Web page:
Cities are dynamic, connected, and complex systems that are constantly evolving in many and varied ways. Melbourne, identified as the most liveable city in the world by The Economist's liveability ranking 2011-2015, is home to more than 4 million residents. Melbourne’s population is expected to grow to between 7.6 and 9.8 million in 2061. Melbourne is also one of the largest contributors to wealth and energy consumption in Australia. In this project, we use visual analytics to demonstrate how socio-demographic characteristics of Melbourne are changing over years. We use data from ABS Census 2006 and 2011 to provide a comparative analysis. We have developed a series of dot maps in which each dot is a person counted in the Census. Our goal here is to improve our understanding of Melbourne, as a “living” system, and to provide insights into creating a data-driven approach to urban design and planning. The project is supported by a joint seed funding from the Faculty of Engineering and Faculty of Information Technologies at Monash University in collaboration with Prof. Kim Marriott, Dr. Tim Dwyer, and Prof. Majid Sarvi.
Melbourne was home to the largest population growth in fringe suburbs over the period 2012–13, with South Morang, Craigieburn–Mickleham and Point Cook, each adding thousands of new residents. In 2011, there were an estimated 4.2 million people resident in Greater Melbourne, an increase of more than 400,000 in only five years since 2006. Population growth in Melbourne is not only limited to fringe suburbs. The two inner city areas in Australia with the largest population increases in 2012-2013 were both in inner Melbourne, City Melbourne and Southbank.
Australia has an ageing population. Melbourne is projected to have about 1 million people aged 65 years in 2031. Rosebud, Croydon, and Bentleigh are among the oldest suburbs in Melbourne. Ageing population can have many social and economic impacts in long term including shrinking workforce, increase in spending on health care, decrease in spending on consumer goods, etc. Older residents also have mobility limitations due to declining health conditions and functional impairments. In contrast, Millennials are also changing the face of the city. Parkville, Carlton, and City of Melbourne are among the suburbs with the lowest median ages. Studies have also shown that Millennials are more inclined toward an urban life style, more multimodal, and less likely to drive their own car.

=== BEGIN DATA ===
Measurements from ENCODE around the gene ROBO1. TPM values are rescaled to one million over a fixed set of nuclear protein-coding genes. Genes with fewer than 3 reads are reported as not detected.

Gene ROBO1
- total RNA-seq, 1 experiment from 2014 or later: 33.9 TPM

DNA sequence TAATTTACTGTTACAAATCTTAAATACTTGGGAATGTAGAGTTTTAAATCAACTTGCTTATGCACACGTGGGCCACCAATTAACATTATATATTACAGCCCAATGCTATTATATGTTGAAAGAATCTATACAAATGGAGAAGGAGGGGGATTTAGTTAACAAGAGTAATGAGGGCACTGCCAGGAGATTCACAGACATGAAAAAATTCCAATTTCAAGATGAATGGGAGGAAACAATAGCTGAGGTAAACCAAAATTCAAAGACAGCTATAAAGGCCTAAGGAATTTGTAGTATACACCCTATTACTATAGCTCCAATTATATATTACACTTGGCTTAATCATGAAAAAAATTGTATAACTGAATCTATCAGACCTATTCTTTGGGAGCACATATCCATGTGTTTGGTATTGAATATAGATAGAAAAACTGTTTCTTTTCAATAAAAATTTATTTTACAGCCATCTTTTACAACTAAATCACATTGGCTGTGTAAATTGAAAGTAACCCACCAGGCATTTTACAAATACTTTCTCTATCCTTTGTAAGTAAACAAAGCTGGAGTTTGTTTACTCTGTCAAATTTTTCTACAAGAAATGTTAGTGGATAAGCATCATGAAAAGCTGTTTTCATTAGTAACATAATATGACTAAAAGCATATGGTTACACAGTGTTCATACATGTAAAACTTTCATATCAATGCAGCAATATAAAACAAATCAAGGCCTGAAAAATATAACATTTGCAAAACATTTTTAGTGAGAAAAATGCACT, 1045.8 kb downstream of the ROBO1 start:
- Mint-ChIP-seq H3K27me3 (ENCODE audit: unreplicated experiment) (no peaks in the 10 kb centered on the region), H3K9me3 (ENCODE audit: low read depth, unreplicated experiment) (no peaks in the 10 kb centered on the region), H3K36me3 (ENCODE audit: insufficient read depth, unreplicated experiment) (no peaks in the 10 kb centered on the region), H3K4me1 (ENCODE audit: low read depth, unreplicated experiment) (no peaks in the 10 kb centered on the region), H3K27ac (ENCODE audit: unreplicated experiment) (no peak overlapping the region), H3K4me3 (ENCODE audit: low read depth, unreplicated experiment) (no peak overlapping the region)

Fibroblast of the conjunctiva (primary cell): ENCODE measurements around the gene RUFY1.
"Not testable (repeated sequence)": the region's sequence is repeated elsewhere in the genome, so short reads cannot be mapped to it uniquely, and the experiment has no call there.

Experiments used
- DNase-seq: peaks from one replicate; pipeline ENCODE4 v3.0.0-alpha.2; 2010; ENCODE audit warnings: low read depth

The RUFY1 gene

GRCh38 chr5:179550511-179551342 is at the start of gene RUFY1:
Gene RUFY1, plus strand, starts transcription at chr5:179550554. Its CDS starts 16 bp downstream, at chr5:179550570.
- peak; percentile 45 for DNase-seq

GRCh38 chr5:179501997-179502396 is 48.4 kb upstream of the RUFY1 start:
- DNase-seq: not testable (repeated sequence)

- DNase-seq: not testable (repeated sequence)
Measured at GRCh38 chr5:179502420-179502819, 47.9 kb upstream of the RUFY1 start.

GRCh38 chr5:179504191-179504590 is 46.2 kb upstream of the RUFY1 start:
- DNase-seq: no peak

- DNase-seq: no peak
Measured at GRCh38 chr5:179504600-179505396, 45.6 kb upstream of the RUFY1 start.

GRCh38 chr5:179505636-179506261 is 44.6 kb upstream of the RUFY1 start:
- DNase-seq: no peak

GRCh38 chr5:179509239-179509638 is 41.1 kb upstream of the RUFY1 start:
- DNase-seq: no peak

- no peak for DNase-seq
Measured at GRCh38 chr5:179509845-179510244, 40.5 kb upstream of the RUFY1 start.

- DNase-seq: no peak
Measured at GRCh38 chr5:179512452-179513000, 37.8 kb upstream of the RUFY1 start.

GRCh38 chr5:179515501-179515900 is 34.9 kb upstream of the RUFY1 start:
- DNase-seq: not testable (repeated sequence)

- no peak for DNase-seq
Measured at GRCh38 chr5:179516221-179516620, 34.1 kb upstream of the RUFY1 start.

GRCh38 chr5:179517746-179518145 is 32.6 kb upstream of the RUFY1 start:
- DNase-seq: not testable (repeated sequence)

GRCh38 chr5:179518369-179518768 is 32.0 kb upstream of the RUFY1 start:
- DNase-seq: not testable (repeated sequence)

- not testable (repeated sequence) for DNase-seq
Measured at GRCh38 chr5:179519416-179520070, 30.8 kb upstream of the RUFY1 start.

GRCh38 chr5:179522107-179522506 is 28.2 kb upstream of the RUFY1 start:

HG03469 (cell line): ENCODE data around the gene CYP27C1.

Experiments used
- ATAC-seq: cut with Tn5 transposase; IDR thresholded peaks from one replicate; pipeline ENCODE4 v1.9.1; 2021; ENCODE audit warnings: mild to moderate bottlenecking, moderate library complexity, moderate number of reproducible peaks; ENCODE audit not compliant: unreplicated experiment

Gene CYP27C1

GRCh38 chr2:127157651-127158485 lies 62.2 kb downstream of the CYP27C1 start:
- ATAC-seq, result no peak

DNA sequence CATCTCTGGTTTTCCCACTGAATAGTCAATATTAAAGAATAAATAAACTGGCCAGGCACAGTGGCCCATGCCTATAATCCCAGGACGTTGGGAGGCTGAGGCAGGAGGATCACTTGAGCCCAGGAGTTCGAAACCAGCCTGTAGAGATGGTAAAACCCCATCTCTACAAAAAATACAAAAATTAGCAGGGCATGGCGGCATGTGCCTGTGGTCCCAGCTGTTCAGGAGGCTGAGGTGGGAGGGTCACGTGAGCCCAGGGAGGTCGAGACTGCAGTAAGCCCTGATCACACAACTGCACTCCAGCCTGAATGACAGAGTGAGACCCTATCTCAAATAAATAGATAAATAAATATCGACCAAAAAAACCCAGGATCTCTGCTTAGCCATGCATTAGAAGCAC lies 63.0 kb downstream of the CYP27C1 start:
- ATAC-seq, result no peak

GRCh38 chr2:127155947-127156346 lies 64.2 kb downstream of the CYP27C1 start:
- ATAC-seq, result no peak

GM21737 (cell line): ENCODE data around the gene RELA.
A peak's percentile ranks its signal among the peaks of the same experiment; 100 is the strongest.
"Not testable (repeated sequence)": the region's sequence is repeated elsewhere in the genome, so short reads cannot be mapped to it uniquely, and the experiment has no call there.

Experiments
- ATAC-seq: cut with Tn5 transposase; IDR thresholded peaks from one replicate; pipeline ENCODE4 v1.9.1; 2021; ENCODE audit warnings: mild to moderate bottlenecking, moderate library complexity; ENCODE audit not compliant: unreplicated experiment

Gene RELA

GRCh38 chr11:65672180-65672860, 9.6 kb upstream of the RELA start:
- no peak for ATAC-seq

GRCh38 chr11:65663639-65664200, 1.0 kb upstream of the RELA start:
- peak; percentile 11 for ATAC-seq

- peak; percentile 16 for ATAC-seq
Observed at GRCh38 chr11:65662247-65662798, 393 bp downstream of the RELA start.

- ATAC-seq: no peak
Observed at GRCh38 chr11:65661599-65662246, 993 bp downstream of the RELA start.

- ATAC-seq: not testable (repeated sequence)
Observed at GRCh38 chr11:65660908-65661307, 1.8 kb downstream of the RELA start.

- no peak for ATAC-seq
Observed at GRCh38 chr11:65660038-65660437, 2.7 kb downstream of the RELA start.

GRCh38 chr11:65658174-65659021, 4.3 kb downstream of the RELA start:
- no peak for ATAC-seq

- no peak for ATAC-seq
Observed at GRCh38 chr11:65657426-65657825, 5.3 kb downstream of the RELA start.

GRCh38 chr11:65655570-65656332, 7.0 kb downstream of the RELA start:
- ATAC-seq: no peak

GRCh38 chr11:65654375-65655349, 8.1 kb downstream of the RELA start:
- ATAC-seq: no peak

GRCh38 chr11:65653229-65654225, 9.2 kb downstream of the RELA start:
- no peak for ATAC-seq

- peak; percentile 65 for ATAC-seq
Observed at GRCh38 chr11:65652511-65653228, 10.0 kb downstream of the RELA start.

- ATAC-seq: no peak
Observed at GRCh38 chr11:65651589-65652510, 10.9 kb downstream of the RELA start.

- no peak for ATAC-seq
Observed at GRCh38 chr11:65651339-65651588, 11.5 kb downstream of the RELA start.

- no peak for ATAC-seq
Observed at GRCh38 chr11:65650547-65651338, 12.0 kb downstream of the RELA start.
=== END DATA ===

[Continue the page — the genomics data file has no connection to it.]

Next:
A key component of every household economic wellbeing is income. According to the Australian Bureau of Statistics, housing, food and non-alcoholic beverages, and transport costs account for the highest household expenditure. In 2011, the median total income of a Melbournian household was $1,326 per week. Studies have shown that gentrification has become a significant factor, influencing housing costs, in some areas of Melbourne like Yarraville and Richmond. Understanding spatial distribution of household income and its change over time has great implication in city planning.
Australia has one of the most diverse population in the world. In 2011, over one in four of Australia's population were born overseas. Melbourne is the home for one of the world’s most culturally diverse communities. It is important to investigate spatial diversity or segregation patterns in cities in order to improve ethnic equity. Spatial patterns of ethnicity combined with income, employment opportunities, and health could reveal valuable insights on the socio-economic fabric of a society.
Developed at City Science research group at Monash University by Dr. Meead Saberi and Xianghui Hong in collaboration with Prof. Majid Sarvi, Prof. Kim Marriott, and Dr. Tim Dwyer